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Body-Cam Company Has Financial Ties to Police Chiefs


#1

Body-Cam Company Has Financial Ties to Police Chiefs

Nadia Prupis, staff writer

Taser International, which manufactures and sells police tools like stun guns and body cameras, has financial ties to police chiefs whose departments have purchased the devices, raising concerns about conflicts of interest between the company and the law enforcement agencies.


#2

i'd be interested to know why anyone believes that placing cameras everywhere is a good thing, will have positive democratic results, will improve governmental and corporate accountability, etc.

Instead of being used - inevitably - by centralized power, to further the ends of centralized power, and to centralize power even further.

It seems blaringly obvious to me.


#3

Humanity is allowing technology to further enslave and corrupt it. Losing touch with its soul, humanity--chained to the capitalistic "ethos"--is now relying on "innovation" to save the day. What we need resides within, but innovation just creates a whir of distractions further detaching us from our inner beings and thoughts. This process has been played out for millennia, facilitated largely by the exploitation of new frontiers through outright slave or at least very marginalized labor. Climate change, pollution, overpopulation and other scourges on us and our home are indicators that the frontier is now really just a mirage. It may seem to exist for the potential cattle rancher or palm-oil producer eyeing the tropical rainforest, but it is long gone for humanity in toto. "Civilizations" are not known for contracting to avoid chaos. Our arrogance in the attempt at innovation of technological relief sans an accompanying rewrite of our values will be noted by the survivors, should there be any.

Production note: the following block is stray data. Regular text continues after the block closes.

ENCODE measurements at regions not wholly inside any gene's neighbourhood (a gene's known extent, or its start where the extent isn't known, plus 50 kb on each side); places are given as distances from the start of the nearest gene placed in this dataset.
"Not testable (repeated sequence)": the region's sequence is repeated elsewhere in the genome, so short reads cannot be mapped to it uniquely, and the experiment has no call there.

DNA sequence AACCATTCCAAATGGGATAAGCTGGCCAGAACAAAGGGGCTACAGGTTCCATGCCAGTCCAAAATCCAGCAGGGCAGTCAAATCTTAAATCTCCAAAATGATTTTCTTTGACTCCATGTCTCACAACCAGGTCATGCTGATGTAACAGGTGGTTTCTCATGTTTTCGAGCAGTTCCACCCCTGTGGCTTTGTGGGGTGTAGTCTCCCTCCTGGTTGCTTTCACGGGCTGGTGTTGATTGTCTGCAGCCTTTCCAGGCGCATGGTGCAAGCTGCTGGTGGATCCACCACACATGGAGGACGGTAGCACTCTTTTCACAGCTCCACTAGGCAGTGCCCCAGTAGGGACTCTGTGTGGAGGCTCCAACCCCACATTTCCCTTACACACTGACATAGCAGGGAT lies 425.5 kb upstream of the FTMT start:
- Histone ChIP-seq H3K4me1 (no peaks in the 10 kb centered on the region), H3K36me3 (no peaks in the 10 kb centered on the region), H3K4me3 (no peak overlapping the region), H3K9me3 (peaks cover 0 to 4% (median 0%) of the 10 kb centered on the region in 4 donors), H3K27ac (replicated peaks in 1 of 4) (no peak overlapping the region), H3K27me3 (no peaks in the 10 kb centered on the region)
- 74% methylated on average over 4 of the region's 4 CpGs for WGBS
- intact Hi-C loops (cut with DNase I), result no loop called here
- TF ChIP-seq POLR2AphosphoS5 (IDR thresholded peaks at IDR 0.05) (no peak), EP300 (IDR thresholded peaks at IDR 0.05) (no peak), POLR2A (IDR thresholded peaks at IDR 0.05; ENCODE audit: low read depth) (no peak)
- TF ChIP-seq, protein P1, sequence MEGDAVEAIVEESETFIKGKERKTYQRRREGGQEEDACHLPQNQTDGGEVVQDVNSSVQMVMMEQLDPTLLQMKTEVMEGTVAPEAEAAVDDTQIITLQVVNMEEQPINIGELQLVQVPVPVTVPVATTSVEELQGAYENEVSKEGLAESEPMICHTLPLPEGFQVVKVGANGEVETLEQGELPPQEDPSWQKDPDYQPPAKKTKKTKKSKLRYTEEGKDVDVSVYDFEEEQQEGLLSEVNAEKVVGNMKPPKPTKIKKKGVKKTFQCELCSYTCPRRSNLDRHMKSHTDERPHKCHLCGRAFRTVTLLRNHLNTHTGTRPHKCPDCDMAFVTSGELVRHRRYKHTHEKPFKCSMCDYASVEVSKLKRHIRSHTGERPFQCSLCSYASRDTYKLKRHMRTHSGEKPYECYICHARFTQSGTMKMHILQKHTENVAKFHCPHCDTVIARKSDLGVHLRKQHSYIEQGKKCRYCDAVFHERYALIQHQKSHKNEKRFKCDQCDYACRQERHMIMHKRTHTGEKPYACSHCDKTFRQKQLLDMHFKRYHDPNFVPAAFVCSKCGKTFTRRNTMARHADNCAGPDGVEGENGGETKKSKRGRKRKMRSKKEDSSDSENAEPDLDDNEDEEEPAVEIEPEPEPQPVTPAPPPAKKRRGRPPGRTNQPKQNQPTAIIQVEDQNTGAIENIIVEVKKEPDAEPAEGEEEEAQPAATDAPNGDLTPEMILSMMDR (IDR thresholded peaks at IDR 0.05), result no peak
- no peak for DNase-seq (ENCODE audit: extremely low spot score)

#4

I dont know about having cameras everywhere. I leave that for other posters.

Having cameras on police has the potential to be a good thing, if it provides an incorruptable witness for the public, because knowing that they are on camera should force police to observe the law. I would be willing to sacrifice privacy caused by these recordings providing the following conditions are met :-

  1. The cameras must be always on.
  2. There must be severe penalties for police who remove, cover, or otherwise disable the camera prior to, or during a confrontation. (There is a case in far north queensland australia where the police station was fitted with cameras. The cameras were turned off, a prisoner was beaten to death, and the cameras were turned back on. The police officers were found not guilty. That sort of thing cannot be allowed.)
  3. Like the black box in an airplane, the contents need to be tamper proof. Encryption could solve that problem.
  4. The department that holds the video coverage should not be the police department involved, but a govenrment body specifically entusted for this task. If police are state run, then a federal body would be appropriate.
  5. Wherever practical the video should be automatically uploaded to the said body in real time.
  6. The body entrusted with the video coverage must release video coverage privately whenever a citizen or a police officer claims a valid interest, and released publicly whenever a journalist claims a valid interest. Guidelines about privacy concerns and what consititutes a valid interest need to be public, fair, clearly and unambiguously stated, and they need to be observed.

Clearly, cameras issued to police without conditions do not even help.